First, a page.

Fact 3: As cash flow increases for the same amount of material activities, the GDP rises while the economy stagnates. Companies are buying and selling the same amount or maybe even less, but at a higher price and profit margin and with slightly more employees at lower pay per unit of revenue. US prices for existing homes have been rising more than 30% annually for almost a decade, adding significantly to GDP growth. As the oil price rose within a decade from about $10 a barrel to $50, a fivefold increase, those who owned oil reserves saw their asset value increase also fivefold. Those who did not own oil reserves protected themselves with hedges in the rapidly expanding structured finance world. Since GDP is a generally accepted measure of economic health, the US economy then is judged to be growing at a very acceptable rate while running in place. People eat less beef and put the meat money into the gas tanks of their cars to pollute the air, shifting cancer risks from their colons to their lungs.

Fact 4: With asset value ballooning from the impact of a sharp rise in energy prices, which in turn leads the entire commodity price chain in an upward spiral, the economy can carry more debt without increasing its debt-to-equity ratio, giving much-needed substance to the debt bubble that had been in danger of bursting before oil prices began to rise. Since the monetary value of assets tends to rise in tandem over time, the net effect is a de facto depreciation of money, misidentified as growth.

Fact 5: High oil prices threaten the economic viability of some commercial sectors, such as airlines and motor vehicles. US airlines United and Delta recently won court approval to dump their pension obligations in a bankruptcy proceeding. A need to bolster pension costs, underfunded by $5.3 billion, over the next three years would worsen Delta's cash flow problems. Delta faces $3.1 billion in pension costs between 2006 and 2008. A bill under consideration by the US Senate would stretch out employee pension payments over 25 years, and could ease the airline's liabilities.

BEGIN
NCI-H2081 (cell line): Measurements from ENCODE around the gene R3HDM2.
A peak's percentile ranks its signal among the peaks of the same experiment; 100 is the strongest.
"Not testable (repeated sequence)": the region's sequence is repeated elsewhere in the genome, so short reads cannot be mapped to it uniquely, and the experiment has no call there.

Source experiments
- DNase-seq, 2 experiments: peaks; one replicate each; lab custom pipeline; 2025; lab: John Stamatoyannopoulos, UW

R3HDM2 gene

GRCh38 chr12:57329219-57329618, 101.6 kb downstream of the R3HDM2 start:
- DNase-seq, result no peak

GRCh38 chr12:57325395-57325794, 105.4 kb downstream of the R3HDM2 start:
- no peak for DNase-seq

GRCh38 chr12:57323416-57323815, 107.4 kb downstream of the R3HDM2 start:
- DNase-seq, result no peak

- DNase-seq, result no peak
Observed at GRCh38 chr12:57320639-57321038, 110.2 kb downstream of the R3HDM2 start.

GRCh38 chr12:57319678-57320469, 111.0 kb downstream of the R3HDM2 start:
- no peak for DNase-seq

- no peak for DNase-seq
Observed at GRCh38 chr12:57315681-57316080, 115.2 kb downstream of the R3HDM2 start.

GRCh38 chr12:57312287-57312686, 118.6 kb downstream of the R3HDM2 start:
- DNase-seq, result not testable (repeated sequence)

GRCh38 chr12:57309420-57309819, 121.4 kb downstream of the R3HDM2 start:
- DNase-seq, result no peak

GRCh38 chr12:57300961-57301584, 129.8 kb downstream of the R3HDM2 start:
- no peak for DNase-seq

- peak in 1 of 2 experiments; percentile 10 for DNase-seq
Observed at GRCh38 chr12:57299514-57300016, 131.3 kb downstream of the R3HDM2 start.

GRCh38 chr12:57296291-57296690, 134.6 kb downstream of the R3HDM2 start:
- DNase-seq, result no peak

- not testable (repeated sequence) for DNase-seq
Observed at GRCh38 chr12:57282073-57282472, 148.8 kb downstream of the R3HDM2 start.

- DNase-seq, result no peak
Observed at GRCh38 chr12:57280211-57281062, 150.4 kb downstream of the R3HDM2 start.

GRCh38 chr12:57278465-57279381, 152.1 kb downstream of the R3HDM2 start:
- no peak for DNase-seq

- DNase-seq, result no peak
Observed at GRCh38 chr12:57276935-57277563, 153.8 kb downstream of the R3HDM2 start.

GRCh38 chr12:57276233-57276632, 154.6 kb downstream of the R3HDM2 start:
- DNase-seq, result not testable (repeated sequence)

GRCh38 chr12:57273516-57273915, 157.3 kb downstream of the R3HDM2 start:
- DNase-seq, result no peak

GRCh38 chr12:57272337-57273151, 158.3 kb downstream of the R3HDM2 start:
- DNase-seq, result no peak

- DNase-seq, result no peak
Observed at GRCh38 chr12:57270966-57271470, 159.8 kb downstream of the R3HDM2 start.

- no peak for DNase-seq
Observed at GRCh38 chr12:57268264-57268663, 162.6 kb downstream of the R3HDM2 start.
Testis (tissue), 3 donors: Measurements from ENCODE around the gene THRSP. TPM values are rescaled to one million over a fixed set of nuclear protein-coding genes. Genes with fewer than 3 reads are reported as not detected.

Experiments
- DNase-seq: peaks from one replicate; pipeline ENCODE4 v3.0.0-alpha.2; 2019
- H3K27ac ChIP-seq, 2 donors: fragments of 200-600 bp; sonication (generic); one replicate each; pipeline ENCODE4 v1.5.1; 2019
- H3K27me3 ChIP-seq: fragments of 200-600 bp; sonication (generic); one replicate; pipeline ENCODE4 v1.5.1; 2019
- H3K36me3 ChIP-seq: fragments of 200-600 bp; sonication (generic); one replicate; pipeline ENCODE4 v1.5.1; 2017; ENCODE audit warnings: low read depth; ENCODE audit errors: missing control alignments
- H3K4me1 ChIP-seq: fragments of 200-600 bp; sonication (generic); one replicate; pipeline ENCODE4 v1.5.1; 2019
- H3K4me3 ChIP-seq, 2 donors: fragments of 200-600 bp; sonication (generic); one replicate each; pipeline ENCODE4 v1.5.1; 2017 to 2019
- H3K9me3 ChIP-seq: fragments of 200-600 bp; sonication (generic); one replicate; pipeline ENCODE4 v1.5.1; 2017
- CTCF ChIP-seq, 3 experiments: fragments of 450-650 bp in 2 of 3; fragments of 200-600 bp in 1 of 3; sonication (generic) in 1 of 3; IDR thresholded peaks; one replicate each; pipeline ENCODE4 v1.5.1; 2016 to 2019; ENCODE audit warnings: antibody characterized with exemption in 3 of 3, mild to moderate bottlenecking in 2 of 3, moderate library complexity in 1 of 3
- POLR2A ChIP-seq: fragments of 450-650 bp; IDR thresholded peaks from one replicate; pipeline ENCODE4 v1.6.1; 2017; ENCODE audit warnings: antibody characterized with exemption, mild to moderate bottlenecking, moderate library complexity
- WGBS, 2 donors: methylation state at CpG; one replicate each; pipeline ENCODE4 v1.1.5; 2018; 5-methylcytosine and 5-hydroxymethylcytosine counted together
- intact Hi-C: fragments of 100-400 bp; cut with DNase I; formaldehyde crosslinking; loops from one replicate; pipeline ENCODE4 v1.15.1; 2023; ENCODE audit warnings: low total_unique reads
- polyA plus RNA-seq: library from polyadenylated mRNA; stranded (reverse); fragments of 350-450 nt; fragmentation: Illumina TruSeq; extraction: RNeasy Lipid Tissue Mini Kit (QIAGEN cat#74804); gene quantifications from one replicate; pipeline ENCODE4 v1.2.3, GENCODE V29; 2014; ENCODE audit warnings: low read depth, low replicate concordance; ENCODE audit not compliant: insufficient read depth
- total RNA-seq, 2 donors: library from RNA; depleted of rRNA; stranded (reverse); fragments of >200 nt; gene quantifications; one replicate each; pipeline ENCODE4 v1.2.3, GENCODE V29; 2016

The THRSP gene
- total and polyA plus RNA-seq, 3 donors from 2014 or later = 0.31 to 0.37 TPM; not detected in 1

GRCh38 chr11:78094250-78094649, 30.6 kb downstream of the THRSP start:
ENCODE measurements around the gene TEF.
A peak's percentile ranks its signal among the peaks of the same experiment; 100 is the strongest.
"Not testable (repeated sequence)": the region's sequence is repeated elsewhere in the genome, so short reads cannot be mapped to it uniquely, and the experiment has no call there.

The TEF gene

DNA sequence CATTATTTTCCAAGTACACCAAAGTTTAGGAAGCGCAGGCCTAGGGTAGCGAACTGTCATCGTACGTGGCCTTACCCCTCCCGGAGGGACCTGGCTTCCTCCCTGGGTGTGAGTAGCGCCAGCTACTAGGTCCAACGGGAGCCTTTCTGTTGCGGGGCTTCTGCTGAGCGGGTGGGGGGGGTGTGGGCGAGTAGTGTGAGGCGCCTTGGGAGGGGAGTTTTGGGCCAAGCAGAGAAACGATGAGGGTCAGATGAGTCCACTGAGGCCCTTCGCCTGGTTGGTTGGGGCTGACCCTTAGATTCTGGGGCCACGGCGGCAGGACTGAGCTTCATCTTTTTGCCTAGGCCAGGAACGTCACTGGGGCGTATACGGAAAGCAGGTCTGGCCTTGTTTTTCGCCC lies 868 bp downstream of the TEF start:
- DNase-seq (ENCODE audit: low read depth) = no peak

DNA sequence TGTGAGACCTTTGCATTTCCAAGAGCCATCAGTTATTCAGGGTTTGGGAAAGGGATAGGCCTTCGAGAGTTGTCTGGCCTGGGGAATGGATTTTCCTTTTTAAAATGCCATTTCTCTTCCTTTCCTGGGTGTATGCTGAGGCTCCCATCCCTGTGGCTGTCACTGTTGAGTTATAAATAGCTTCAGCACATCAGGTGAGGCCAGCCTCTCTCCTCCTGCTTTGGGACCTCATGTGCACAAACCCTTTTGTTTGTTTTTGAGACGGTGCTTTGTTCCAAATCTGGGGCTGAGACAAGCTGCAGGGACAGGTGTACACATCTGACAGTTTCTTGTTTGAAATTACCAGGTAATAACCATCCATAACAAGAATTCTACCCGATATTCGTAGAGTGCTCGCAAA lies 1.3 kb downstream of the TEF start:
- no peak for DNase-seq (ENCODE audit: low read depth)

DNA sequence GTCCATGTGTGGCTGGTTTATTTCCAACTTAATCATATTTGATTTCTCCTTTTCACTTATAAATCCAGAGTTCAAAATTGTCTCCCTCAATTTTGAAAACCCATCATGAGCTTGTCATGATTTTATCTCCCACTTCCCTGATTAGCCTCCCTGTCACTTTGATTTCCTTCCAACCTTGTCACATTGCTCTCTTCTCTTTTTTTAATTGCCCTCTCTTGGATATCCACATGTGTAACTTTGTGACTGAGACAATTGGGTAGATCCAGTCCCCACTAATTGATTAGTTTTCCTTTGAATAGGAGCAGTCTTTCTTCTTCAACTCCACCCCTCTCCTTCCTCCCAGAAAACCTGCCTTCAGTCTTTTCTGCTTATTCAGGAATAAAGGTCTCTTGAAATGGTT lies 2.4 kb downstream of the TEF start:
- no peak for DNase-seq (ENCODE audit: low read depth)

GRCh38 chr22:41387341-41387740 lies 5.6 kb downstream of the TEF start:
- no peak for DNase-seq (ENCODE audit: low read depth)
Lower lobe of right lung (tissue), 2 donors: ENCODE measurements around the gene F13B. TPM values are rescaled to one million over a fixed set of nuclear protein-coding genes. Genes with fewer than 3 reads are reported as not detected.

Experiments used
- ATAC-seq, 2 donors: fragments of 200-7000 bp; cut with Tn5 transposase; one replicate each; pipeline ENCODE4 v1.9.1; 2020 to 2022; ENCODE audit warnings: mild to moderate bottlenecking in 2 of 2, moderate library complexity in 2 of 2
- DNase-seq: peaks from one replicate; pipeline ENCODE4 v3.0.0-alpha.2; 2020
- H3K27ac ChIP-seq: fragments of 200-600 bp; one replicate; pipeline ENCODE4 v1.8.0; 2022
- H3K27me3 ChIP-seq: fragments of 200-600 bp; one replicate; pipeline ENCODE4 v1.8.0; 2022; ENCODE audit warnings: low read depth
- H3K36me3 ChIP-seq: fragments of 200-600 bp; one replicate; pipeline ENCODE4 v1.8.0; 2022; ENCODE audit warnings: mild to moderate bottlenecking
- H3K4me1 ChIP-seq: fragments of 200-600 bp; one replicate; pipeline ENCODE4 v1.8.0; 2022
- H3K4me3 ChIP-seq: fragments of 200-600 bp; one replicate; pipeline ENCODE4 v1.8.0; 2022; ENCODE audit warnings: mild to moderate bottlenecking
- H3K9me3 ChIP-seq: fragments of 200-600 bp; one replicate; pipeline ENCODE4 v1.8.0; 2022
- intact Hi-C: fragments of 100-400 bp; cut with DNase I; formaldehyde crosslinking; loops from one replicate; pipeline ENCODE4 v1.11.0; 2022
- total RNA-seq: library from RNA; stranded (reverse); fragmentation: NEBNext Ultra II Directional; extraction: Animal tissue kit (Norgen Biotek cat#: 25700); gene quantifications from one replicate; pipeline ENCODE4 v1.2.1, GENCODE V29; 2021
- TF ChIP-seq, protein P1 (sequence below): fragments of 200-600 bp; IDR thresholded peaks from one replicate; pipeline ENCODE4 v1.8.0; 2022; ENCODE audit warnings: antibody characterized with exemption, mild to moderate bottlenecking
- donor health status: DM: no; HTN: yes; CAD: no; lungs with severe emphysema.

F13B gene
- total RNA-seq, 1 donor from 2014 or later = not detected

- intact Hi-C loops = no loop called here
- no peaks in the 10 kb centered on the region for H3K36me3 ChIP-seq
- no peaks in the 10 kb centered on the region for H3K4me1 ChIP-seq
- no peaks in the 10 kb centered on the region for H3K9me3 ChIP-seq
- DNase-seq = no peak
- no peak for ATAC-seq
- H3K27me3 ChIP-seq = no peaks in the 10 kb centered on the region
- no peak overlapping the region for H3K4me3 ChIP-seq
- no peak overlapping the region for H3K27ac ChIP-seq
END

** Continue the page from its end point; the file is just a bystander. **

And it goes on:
United Airlines sought and received approval of its plan to have the government's pension insurer take over its defined-benefit plans, resulting in the largest-ever US pension default. United workers will lose about a quarter of their total pensions if their accounts are shifted to the government-run Pension Benefit Guaranty Corp (PBGC). United's effort to dump its pensions is being watched closely by the rest of the airline industry, where record high fuel costs, the lowest fares since the early 1990s and stiff deregulated competition have caused network carriers to lose billions of dollars. Delta lost over $1 billion in the first quarter of 2005. A successful move by United to get out from under its pension obligations, following a similar step taken successfully by US Airways Group Inc in February, cleared the way for similar actions elsewhere in the industry and the economy. American Airlines, the largest US carrier and a unit of AMR Corp, has said it will keep its pension plans but is concerned about No 2 United gaining a financial advantage with the elimination of its pension obligations. Pension arbitrage is producing the same destructive effect on labor as cross-border wage arbitrage.

Detroit, namely Ford and General Motors, with their most profitable models being the gas-guzzling trucks and sport utility vehicles (SUVs) that can take more than $100 to fill their tanks, are going down the same route with their pension obligations. General Motors Acceptance Corp (GMAC), a huge $300 billion credit-finance company, is facing financial problems created by the falling dollar, rising interest rates, and falling auto sales. GMAC debt, at about $260 billion, has fallen to junk status. GM's pension fund is underfunded by $17 billion, at only 80% of its obligations. The prospect of a private pension collapse is more pressing than the accounting crisis in Social Security. As Ford and GM fall into financial stress, their extended network of parts and material suppliers is also falling into insolvency.

The result is that the PBGC will fail financially as more companies default on their pension obligations, the same away the Federal Deposit Insurance Corp (FDIC) did during the savings and loan crisis of the 1980s. On September 2, Labor Day 1974, the landmark Employee Retirement Income Security Act (ERISA) became law in the US, with the government insuring pensions for millions of workers. Since then, PBGC has paid more than $8 billion in benefits to retirees under private-sector-defined benefit pension plans in the agency's care.